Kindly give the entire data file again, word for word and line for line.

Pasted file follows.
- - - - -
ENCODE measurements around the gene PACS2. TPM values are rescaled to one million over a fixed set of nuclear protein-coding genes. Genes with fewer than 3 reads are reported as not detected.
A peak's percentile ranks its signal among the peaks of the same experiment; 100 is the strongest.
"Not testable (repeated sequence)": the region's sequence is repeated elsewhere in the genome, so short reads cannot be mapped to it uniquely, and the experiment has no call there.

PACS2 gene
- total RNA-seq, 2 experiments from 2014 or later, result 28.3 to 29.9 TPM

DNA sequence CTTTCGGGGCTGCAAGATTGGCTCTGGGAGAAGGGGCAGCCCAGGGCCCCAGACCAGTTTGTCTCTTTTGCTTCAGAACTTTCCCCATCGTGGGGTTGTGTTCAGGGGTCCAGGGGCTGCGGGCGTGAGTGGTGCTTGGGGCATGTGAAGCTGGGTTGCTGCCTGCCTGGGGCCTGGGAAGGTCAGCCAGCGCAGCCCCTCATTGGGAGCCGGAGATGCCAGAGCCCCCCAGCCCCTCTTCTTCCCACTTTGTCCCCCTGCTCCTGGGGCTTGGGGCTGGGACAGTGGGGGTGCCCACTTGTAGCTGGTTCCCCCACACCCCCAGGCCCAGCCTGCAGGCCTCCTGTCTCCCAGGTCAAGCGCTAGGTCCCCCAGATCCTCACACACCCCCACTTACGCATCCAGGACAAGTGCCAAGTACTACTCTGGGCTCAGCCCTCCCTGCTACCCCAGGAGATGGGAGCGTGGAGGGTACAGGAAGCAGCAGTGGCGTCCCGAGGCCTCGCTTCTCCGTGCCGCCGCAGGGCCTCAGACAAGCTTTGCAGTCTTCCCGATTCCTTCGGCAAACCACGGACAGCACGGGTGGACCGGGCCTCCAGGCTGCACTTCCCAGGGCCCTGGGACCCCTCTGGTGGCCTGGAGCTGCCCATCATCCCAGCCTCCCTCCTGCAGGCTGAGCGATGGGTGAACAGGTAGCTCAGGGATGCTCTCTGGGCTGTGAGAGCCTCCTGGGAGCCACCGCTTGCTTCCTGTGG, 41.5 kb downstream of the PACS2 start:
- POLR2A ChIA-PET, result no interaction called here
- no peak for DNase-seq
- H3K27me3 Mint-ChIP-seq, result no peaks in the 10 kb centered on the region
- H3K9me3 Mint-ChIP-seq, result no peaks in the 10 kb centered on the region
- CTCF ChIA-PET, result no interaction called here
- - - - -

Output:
ENCODE measurements around the gene PACS2. TPM values are rescaled to one million over a fixed set of nuclear protein-coding genes. Genes with fewer than 3 reads are reported as not detected.
A peak's percentile ranks its signal among the peaks of the same experiment; 100 is the strongest.
"Not testable (repeated sequence)": the region's sequence is repeated elsewhere in the genome, so short reads cannot be mapped to it uniquely, and the experiment has no call there.

PACS2 gene
- total RNA-seq, 2 experiments from 2014 or later, result 28.3 to 29.9 TPM

DNA sequence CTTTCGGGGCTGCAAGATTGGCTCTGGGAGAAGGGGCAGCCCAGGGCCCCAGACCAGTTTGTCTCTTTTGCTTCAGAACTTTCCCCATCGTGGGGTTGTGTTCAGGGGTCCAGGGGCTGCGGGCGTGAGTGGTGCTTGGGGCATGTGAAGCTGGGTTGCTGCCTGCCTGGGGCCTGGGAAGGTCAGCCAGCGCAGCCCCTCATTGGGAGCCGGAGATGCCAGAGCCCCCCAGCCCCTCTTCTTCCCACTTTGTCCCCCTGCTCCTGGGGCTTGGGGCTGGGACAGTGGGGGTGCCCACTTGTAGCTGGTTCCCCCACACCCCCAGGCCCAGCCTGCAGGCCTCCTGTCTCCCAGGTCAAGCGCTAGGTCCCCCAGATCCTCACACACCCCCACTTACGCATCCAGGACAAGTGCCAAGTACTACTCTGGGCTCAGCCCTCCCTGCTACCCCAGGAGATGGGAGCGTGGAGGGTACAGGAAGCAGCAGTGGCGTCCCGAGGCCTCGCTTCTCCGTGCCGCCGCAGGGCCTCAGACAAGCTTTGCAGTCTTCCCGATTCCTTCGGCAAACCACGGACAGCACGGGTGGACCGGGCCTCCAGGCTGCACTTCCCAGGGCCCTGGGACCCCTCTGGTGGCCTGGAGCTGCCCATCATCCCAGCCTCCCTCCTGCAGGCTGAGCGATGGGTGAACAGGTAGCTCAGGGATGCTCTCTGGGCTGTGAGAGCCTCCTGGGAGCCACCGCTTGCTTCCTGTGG, 41.5 kb downstream of the PACS2 start:
- POLR2A ChIA-PET, result no interaction called here
- no peak for DNase-seq
- H3K27me3 Mint-ChIP-seq, result no peaks in the 10 kb centered on the region
- H3K9me3 Mint-ChIP-seq, result no peaks in the 10 kb centered on the region
- CTCF ChIA-PET, result no interaction called here